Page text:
The crucial element in passive revolution is the statifying tendency to reorganise or restructure the geographies of capital accumulation. This means that the state form becomes the dominant site, generator, and product of spatial projects in attempting to maintain the relationship of ruler–ruled and the incoherence of popular initiatives from below. My argument leads to the outlook that such processes across Latin America will clearly be different across state forms. Yet the condition of passive revolution does provide certain clues to the diversity of Latin American history and thus forms of transition to capitalist modernity within the region and, especially, in relation to spaces of state power in Mexico. Hence my argument that the Mexican Revolution (1910–1920) stands as one of the links in a chain of passive revolutions called forth by capitalist modernity in Latin America. My aim, then, in Revolution and State in Modern Mexico is to demonstrate how specific processes of passive revolution capture the territorial, class, and spatial relations of socially uneven and combined development in Mexico at the state level but also across various scales.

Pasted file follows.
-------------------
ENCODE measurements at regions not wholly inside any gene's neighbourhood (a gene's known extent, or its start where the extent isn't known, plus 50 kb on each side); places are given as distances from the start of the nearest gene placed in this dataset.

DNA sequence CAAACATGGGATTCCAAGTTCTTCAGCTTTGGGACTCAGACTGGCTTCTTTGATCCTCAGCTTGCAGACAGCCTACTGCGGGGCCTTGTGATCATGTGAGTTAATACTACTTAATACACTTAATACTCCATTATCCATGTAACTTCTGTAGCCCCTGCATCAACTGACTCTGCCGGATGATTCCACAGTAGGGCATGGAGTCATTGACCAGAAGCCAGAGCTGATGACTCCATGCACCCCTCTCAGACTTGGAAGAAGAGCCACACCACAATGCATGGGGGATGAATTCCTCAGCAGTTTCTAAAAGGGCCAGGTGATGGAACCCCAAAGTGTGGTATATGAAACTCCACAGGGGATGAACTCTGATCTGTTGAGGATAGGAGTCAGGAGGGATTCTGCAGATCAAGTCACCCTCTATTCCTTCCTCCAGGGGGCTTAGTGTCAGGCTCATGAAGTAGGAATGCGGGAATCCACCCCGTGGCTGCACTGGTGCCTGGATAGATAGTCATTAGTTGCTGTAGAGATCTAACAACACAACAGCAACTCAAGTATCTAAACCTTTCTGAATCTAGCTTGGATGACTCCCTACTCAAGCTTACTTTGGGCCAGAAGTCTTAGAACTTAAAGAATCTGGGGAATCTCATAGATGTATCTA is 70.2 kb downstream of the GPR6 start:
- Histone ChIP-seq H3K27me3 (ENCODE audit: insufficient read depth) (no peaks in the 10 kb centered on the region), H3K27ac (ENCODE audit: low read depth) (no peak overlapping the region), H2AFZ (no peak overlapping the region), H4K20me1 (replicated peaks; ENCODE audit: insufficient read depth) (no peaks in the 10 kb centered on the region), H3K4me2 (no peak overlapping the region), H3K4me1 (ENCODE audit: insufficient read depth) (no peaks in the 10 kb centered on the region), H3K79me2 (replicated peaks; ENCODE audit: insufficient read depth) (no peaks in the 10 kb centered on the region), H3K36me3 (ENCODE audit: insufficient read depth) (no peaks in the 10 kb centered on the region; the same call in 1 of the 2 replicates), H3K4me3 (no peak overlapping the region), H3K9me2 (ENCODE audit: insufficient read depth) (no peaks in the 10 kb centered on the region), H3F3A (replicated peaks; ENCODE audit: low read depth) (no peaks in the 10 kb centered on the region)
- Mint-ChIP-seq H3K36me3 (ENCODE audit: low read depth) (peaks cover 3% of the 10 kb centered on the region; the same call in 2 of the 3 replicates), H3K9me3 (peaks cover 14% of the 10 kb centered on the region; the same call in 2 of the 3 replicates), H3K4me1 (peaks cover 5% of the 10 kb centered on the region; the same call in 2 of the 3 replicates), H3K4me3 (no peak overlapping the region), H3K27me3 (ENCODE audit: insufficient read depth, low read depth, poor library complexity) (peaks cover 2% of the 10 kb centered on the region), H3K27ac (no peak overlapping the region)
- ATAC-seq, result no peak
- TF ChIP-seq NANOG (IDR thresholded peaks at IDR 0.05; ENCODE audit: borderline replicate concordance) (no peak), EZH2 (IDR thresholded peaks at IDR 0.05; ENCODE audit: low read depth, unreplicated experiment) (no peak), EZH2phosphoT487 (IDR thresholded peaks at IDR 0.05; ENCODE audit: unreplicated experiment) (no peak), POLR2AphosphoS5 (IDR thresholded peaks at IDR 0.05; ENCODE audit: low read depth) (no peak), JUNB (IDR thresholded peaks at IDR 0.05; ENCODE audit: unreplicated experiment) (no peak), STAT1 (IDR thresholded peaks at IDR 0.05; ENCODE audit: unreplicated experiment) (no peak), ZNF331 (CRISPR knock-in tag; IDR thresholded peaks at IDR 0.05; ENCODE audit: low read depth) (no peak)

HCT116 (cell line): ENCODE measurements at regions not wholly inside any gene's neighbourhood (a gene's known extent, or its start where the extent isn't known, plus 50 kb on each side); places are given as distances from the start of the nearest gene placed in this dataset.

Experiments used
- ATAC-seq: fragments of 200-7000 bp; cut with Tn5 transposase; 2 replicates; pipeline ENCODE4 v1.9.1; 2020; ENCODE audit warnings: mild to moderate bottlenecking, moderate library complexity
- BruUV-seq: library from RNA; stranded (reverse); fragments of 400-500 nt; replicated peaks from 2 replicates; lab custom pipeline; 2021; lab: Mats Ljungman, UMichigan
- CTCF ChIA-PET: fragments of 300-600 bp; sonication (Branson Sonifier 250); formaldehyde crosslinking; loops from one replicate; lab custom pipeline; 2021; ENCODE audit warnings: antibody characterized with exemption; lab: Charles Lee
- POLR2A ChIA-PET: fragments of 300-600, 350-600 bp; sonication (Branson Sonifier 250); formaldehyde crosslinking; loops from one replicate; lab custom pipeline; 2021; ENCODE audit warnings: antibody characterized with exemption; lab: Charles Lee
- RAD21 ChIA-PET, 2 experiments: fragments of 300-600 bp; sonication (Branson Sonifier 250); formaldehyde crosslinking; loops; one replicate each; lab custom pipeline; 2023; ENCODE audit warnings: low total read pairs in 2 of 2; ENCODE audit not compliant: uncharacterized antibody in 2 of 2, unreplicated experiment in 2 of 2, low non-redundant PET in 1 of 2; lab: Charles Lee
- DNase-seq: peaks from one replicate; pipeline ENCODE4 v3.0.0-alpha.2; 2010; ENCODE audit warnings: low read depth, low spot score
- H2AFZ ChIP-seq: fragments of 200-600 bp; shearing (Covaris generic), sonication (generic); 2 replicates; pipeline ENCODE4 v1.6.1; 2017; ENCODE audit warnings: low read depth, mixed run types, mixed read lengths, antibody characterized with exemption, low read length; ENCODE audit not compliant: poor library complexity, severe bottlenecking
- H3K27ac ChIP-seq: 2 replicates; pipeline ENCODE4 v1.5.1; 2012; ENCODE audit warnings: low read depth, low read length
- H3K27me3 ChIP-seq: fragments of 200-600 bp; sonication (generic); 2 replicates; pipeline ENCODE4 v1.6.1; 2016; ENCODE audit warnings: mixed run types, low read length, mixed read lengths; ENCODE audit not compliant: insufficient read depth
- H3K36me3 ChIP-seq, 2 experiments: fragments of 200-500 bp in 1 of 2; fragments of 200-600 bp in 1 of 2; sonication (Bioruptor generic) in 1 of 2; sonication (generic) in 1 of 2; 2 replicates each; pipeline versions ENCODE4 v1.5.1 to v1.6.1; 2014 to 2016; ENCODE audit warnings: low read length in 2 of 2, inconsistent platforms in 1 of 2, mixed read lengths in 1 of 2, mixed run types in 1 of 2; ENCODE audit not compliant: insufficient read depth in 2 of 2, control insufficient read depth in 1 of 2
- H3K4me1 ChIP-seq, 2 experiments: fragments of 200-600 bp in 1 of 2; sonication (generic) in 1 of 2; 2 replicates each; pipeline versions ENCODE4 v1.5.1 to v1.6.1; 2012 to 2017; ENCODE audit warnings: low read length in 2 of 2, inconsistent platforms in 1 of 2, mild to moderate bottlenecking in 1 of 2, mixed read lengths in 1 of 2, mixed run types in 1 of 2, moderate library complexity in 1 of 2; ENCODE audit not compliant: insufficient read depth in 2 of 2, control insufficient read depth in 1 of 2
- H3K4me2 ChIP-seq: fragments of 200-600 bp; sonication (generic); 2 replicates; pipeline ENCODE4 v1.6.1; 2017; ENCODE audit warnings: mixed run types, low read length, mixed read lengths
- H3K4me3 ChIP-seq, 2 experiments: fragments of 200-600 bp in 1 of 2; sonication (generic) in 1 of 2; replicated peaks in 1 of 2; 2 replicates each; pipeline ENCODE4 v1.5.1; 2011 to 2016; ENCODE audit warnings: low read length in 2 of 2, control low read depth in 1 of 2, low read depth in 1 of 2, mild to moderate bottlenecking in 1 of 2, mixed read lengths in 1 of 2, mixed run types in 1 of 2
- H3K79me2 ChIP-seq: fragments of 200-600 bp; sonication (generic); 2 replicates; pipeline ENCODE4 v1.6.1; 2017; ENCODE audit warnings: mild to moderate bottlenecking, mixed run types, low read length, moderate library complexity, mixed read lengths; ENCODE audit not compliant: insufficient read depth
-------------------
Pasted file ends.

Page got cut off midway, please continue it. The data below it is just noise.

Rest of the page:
Rather than assuming a condition of ‘normal’ hegemony, characterised by the reciprocal combination of force and consent, my argument is that state space in Mexico was configured by a minimal hegemony indicative of the experience of passive revolution, where the state–coercive element superintends the struggle for hegemony. Hence the significance I place on the meaning behind telescoping passive revolution: the coercive class practices of passive revolution are best understood dialectically when telescoped with struggles for hegemony. A crucial aspect of my book is how it remains sensitive to the coercive circumstances constituting modern state formation. Passive revolution thus provides an alternative approach to theorising coercion and hegemony shaping twentieth–century state–making in Mexico. Through dialectically telescoping passive revolution together with hegemony, Revolution and State in Modern Mexico adds an additional standpoint to the emerging literature that aims to develop fresh analysis of the historical roots of coercion in relation to broader hegemonic processes of state–making in Mexico, such as Wil Pansters edited Violence, Coercion and State-Making in Twentieth Century Mexico.